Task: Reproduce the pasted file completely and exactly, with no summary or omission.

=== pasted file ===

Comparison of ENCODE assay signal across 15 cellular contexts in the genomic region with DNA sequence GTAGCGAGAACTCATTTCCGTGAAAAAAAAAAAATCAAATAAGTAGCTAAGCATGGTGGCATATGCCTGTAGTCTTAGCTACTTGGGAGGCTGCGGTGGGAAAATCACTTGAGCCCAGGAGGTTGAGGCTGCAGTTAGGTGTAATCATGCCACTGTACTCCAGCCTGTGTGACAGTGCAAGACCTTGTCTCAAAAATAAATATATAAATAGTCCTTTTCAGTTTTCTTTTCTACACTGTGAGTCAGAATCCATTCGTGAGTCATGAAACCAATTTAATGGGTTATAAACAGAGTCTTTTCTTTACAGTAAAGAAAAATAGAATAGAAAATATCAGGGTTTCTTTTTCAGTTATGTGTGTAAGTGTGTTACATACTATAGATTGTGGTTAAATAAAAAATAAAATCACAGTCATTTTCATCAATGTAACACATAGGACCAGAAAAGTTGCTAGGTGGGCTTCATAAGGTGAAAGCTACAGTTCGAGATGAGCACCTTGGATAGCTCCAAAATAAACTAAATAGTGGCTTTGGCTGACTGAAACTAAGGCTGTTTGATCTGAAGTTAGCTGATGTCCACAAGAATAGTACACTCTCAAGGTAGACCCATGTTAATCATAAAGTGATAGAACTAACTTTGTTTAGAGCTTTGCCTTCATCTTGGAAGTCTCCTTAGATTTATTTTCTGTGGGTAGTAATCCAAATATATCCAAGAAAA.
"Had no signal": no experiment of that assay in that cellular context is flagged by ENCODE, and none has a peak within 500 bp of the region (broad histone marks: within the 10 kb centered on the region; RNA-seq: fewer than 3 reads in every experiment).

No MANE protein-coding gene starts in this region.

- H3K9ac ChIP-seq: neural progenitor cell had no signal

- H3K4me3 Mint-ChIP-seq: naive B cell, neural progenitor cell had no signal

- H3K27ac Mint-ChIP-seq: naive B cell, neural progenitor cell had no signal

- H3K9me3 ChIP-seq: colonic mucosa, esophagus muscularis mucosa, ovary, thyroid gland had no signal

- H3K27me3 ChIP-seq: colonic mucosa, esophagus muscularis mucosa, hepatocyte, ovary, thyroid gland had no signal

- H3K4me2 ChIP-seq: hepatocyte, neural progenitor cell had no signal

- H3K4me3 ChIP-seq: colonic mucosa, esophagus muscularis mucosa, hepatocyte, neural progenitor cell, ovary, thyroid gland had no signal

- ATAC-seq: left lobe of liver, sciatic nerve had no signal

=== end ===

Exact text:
Comparison of ENCODE assay signal across 15 cellular contexts in the genomic region with DNA sequence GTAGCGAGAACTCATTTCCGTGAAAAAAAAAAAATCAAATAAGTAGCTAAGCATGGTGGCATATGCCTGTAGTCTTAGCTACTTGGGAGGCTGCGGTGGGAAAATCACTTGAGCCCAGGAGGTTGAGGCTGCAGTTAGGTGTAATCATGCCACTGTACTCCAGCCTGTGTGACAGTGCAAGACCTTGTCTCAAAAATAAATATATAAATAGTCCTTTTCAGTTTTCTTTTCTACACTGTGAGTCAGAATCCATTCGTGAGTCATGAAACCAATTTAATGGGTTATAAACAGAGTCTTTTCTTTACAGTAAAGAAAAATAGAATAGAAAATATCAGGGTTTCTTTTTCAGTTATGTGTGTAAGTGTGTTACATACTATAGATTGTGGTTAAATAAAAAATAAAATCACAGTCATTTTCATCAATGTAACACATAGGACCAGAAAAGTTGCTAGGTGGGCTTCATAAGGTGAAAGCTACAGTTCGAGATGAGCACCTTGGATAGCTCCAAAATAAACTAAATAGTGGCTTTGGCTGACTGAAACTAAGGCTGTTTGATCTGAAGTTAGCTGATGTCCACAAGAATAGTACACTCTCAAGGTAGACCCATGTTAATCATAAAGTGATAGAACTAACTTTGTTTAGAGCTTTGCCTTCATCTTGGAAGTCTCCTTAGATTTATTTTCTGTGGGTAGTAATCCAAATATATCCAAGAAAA.
"Had no signal": no experiment of that assay in that cellular context is flagged by ENCODE, and none has a peak within 500 bp of the region (broad histone marks: within the 10 kb centered on the region; RNA-seq: fewer than 3 reads in every experiment).

No MANE protein-coding gene starts in this region.

- H3K9ac ChIP-seq: neural progenitor cell had no signal

- H3K4me3 Mint-ChIP-seq: naive B cell, neural progenitor cell had no signal

- H3K27ac Mint-ChIP-seq: naive B cell, neural progenitor cell had no signal

- H3K9me3 ChIP-seq: colonic mucosa, esophagus muscularis mucosa, ovary, thyroid gland had no signal

- H3K27me3 ChIP-seq: colonic mucosa, esophagus muscularis mucosa, hepatocyte, ovary, thyroid gland had no signal

- H3K4me2 ChIP-seq: hepatocyte, neural progenitor cell had no signal

- H3K4me3 ChIP-seq: colonic mucosa, esophagus muscularis mucosa, hepatocyte, neural progenitor cell, ovary, thyroid gland had no signal

- ATAC-seq: left lobe of liver, sciatic nerve had no signal